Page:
Vietnam. Philippines. Friends.
Based on the compelling — and harrowing — accounts of our fishermen, the boat-sinking incident near Recto Bank is a clear violation of international norms and basic human decency, if only for the fact that they were abandoned in open sea by the Chinese fishing vessel that hit their boat. “I thought they were going to help us, but they abandoned us instead,” lamented boat captain Junel Insigne.
Alas, he could very well have been referring to our government officials, including Rodrigo Duterte, who have been reticent at best in their response.
Beyond the disheartening details of the incident, however, there is at least one positive thing we can take away from it: the fact that the Vietnamese crew of a nearby vessel went the extra nautical mile and aided our fishermen, rescuing and giving them food. “They allowed us on their vessel. They fed us, let us rest, gave us water. They are the ones who helped us,” Insigne recounted. The men from two countries couldn’t understand each other, but three words were mutually intelligible: “Vietnam. Philippines. Friends.”
These three words may simply be an expression of duty and gratitude; of a camaraderie shared by seafarers around the world. But there is a deeper significance to the friendship between Vietnam and the Philippines, and it is one worth reflecting upon, as our ship of state wades through tempestuous waters.
In the first place, the two countries (which, incidentally, have similar land areas and comparable population sizes) share a long, albeit underdocumented history—from precolonial trading and migration routes to a postcolonial relationship structured by the Cold War and the emergence of Asean regionalism. Beyond nation-to-nation dealings, it must be noted that fisherfolk of both countries have been interacting at sea for centuries without thinking that it can be exclusively owned by nations.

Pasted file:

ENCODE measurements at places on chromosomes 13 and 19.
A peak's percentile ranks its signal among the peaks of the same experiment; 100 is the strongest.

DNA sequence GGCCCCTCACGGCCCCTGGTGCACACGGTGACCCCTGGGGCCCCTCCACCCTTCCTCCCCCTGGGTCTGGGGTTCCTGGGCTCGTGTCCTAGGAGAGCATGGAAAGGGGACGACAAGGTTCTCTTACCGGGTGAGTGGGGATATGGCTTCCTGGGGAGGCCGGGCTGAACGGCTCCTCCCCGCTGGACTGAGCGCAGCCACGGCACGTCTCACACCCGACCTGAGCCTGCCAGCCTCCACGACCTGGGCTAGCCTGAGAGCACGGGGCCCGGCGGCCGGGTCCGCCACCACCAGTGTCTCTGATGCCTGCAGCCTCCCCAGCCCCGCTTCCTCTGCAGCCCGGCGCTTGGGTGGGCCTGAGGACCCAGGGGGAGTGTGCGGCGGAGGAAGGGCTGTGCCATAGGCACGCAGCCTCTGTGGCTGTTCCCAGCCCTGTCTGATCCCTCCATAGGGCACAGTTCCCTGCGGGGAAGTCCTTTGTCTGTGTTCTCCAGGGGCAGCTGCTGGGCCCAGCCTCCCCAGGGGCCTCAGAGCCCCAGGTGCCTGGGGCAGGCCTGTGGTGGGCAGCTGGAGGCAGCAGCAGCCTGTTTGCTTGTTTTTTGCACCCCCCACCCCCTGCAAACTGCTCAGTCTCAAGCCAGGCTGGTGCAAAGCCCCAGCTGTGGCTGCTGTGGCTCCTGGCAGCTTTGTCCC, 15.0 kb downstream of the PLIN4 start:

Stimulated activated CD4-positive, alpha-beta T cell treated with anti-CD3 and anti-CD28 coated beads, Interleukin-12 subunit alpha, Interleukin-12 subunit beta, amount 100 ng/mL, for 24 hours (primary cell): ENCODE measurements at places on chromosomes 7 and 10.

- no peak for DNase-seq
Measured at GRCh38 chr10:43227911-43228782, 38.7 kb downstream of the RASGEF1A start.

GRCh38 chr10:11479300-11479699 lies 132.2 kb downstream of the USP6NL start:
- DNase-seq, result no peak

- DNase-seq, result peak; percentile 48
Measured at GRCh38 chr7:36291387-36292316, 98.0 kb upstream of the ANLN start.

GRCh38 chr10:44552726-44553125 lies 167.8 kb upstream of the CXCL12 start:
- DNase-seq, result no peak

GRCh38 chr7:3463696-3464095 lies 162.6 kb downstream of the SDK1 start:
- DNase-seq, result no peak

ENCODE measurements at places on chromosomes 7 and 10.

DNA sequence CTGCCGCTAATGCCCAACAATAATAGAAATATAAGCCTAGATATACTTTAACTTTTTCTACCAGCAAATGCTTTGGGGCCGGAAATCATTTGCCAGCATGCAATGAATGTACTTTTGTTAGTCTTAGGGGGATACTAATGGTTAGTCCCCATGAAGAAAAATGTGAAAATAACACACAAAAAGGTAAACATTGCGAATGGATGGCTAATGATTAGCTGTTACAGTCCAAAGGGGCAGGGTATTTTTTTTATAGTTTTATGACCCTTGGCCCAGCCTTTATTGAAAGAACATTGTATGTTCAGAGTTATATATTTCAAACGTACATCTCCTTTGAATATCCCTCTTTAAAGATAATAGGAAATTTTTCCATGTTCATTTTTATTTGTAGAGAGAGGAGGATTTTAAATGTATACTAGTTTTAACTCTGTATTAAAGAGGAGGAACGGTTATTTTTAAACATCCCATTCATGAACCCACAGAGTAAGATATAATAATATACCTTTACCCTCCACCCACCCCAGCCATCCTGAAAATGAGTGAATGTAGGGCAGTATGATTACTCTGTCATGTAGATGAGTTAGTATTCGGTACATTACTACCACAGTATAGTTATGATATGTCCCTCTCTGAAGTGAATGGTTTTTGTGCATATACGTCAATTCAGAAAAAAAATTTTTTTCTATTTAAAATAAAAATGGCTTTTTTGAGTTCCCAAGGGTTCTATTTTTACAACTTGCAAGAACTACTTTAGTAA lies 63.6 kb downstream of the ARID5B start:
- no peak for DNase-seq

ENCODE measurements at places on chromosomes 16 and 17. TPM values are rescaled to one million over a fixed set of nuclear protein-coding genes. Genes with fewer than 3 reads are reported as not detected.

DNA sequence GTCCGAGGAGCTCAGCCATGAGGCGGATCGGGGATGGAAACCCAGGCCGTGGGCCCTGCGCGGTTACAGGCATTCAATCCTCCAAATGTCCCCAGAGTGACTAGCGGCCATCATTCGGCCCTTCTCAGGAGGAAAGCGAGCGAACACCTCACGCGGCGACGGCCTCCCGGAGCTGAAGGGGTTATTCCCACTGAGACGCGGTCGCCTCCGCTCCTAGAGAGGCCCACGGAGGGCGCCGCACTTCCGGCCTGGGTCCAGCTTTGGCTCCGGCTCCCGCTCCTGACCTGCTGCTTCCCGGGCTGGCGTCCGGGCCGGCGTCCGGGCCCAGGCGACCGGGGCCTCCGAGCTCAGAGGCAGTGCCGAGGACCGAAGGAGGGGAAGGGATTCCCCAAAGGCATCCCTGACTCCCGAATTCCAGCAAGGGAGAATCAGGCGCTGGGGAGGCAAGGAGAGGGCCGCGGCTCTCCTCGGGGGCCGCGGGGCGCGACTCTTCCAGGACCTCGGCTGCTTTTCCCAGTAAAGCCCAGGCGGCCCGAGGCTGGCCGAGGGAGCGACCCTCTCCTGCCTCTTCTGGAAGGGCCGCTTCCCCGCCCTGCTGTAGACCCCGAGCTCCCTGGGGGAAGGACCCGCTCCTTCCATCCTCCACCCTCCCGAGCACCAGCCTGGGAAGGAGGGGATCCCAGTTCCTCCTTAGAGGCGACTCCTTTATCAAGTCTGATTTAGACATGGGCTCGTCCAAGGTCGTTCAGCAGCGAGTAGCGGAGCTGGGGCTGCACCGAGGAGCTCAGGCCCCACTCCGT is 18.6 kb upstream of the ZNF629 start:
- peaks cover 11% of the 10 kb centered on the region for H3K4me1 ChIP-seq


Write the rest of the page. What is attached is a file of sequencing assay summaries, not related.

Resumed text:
It is also worth mentioning that the Philippines opened its shores to Vietnamese refugees fleeing the Vietnam War; over 2,000 of them found a home in Palawan, leaving a legacy in the chaolong restaurants in Puerto Princesa and likely in many other unexplored ways.
Today, Vietnam figures in the Filipino imagination as the nation that seems to have overtaken us in terms of development — or is about to. Although in terms of GDP and per capita income we are still nominally ahead, Vietnam’s economic growth has been more consistent since the 1990s, and its total exports today are four times greater than that of the Philippines, while its unemployment and poverty rates are significantly lower.
I was in Hanoi a few months ago and, in between tastings of pho bo and discussions of public health, the people I met gave four reasons for Vietnam’s rapid economic growth: first, agrarian reform (which saw Vietnam becoming a net exporter of rice—even to the Philippines); second, investing in human capital (e.g. quality education); third, investing in physical and digital infrastructure; and, finally, ease of doing business, which allowed Vietnam to attract a lot of foreign investments.
My Vietnamese colleagues were quick to say that their country is far from perfect: There is too little press freedom, too much corruption and growing inequality. Urban planning has not come apace with urbanization, manifesting in the motorcycle mayhem in Nguyen Trai and many other of Hanoi’s roads. Even so, the Philippines can learn development lessons from its western neighbor.
For many Filipinos, Vietnam also signifies courage, having defeated the United States in the Vietnam War and having stood up to China much more vigorously than our government has. Three months ago, it experienced a similar boat-sinking incident — also involving a Chinese vessel — and its foreign ministry promptly lodged an official protest. Contrary to the Duterte administration’s defeatist statements, such diplomatic action did not lead to war.
Given our shared security interests, we will do well to forge stronger ties with Vietnam, as well as other Asean neighbors who, colonial divergences notwithstanding, we should consider as natural allies in an increasingly multipolar world.
But I hope we also realize that we have much more in common than a disputed sea.
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